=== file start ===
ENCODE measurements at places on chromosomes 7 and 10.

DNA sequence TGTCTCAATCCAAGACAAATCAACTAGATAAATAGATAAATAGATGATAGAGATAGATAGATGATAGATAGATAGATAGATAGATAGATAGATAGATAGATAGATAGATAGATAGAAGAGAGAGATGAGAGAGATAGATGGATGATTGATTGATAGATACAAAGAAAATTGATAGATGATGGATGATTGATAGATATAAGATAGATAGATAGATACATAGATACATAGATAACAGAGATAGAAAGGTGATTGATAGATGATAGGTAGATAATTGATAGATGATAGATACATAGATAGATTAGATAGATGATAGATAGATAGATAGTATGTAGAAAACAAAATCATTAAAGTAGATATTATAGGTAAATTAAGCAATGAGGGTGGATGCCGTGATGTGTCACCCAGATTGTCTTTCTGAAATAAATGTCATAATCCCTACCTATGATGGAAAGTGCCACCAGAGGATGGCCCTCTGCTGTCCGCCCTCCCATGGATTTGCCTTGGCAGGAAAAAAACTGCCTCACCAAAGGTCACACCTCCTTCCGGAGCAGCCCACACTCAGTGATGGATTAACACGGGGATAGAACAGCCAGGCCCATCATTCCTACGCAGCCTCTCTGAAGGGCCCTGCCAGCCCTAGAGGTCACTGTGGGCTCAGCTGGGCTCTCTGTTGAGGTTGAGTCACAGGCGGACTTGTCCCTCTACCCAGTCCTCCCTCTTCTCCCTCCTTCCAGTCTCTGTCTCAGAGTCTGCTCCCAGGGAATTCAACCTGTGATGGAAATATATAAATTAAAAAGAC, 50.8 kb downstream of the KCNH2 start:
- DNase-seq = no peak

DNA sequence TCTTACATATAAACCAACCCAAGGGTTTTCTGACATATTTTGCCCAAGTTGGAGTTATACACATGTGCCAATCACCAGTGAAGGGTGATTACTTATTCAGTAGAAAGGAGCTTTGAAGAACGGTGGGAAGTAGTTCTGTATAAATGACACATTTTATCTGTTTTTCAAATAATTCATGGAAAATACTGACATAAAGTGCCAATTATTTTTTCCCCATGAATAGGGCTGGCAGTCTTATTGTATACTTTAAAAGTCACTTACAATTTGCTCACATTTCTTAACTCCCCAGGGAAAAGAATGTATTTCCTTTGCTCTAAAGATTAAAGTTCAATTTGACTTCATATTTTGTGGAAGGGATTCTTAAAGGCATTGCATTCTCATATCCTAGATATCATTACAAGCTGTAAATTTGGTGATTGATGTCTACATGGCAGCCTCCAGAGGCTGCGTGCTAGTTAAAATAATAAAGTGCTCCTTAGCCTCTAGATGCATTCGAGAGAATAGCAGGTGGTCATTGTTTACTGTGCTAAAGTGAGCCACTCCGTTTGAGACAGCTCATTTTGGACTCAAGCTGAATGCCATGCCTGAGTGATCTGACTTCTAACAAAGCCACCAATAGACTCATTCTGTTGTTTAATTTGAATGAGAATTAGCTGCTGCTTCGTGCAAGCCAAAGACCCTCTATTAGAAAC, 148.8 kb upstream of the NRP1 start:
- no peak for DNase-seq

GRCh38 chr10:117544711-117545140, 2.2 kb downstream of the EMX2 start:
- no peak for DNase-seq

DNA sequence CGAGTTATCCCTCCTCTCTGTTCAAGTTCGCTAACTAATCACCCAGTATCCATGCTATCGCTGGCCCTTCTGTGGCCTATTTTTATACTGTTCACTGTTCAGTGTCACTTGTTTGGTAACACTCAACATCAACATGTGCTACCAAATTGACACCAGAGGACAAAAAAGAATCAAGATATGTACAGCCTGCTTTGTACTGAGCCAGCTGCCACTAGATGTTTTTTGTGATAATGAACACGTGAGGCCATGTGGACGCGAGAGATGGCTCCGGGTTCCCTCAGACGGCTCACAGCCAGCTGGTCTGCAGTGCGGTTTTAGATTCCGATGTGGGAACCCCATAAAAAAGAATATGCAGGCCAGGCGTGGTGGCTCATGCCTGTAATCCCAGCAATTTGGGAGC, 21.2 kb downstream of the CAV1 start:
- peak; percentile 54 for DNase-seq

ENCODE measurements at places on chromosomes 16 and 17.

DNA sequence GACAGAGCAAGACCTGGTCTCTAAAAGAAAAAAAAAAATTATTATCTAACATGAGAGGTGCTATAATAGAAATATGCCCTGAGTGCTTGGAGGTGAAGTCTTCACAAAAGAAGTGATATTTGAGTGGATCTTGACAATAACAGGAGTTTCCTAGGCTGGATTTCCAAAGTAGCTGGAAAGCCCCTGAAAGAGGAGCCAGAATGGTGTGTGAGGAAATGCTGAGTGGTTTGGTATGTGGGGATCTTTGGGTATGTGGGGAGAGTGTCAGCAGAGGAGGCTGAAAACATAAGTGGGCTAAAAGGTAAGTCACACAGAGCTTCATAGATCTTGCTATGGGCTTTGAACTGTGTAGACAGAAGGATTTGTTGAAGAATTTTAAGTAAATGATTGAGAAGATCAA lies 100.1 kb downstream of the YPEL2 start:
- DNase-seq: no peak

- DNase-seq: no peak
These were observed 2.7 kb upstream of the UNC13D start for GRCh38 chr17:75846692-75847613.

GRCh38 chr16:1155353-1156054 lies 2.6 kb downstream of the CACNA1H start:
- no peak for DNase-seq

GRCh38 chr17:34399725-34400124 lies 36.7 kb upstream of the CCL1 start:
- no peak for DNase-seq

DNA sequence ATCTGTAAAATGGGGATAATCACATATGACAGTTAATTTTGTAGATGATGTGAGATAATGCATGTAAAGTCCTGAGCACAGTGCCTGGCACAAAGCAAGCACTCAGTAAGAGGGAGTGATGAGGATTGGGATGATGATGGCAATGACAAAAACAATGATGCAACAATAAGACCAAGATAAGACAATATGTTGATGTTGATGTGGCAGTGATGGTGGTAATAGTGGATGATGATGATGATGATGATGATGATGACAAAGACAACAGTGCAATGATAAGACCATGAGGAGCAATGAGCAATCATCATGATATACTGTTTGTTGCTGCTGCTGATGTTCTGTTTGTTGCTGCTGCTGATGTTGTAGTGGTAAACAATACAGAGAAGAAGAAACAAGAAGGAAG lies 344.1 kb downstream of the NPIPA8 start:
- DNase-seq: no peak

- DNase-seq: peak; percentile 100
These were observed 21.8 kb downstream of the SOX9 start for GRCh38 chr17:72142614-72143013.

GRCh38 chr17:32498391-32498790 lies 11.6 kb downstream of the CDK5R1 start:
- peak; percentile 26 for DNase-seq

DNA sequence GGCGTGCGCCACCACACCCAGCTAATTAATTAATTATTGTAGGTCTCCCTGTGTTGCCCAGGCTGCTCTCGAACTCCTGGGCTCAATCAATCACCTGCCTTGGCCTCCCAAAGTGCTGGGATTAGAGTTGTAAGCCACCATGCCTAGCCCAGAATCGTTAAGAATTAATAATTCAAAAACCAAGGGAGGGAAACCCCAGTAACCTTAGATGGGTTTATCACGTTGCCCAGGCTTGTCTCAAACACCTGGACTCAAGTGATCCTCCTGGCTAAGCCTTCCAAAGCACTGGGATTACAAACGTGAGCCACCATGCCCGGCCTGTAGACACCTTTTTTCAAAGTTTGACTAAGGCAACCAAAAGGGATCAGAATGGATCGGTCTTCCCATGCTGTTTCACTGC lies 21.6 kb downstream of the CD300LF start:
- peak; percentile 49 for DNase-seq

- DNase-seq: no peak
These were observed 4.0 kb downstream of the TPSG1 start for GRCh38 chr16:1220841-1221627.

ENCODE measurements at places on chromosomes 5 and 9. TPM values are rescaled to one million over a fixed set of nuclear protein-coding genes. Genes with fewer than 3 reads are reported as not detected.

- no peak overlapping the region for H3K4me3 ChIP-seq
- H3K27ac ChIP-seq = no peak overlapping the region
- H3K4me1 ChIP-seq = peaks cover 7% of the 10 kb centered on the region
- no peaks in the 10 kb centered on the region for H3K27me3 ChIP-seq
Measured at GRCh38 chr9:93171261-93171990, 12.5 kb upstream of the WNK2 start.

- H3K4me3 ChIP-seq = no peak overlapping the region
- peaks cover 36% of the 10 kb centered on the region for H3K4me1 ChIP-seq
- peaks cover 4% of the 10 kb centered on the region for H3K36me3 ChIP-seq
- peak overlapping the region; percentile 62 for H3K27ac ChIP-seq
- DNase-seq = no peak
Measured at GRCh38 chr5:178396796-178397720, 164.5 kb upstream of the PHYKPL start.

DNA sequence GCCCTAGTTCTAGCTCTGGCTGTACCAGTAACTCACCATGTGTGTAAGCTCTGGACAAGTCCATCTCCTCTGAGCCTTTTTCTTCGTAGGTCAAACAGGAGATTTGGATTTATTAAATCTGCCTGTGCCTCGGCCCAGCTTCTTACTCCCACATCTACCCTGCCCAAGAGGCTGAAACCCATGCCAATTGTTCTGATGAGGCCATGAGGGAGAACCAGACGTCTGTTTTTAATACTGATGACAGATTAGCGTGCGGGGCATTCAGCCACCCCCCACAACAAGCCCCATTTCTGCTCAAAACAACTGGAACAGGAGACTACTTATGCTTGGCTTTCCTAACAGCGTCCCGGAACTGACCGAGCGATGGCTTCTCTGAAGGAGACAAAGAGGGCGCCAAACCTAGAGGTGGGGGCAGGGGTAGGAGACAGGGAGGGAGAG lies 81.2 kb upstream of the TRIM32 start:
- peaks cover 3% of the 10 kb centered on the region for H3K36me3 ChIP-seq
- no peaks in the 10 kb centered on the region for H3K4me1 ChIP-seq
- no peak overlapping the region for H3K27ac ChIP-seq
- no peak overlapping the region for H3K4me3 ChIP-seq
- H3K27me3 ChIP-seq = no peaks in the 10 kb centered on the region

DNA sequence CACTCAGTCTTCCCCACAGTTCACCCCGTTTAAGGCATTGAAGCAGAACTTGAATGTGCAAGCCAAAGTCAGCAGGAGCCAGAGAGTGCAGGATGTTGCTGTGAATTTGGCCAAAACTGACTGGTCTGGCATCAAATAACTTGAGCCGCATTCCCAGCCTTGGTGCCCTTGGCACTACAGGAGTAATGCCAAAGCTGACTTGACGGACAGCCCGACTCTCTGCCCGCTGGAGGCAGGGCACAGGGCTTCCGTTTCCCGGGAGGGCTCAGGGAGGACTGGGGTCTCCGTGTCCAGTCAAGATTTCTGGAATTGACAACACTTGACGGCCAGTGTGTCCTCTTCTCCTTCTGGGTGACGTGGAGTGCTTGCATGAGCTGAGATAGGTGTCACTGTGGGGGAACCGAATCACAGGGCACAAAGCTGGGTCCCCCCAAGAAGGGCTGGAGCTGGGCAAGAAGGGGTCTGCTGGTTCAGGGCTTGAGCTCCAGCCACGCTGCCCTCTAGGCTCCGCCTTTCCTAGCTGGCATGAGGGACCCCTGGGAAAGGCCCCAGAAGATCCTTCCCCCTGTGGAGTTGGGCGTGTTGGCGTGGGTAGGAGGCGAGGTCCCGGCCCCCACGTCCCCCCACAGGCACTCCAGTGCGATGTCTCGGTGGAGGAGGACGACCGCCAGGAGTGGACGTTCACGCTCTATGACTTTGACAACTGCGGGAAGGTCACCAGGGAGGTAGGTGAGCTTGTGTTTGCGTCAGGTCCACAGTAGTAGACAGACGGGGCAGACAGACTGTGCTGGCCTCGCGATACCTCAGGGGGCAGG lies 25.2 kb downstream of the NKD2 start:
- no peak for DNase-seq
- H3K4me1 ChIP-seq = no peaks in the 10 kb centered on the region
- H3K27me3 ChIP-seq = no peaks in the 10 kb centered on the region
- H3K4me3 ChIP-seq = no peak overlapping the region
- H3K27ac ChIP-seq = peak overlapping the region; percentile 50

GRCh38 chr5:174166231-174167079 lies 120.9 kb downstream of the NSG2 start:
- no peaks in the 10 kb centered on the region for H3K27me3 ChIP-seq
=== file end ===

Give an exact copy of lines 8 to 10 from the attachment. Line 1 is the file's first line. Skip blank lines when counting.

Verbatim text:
DNA sequence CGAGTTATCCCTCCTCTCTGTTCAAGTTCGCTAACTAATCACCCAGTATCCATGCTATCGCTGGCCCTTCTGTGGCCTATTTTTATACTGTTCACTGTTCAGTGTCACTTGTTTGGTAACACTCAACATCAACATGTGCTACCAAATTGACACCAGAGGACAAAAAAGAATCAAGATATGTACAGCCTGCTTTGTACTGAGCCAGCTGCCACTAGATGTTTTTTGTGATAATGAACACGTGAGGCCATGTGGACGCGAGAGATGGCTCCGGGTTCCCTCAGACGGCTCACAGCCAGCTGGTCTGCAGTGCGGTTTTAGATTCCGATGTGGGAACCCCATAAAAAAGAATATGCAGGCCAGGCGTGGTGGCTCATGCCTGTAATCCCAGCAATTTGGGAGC, 21.2 kb downstream of the CAV1 start:
- peak; percentile 54 for DNase-seq

ENCODE measurements at places on chromosomes 16 and 17.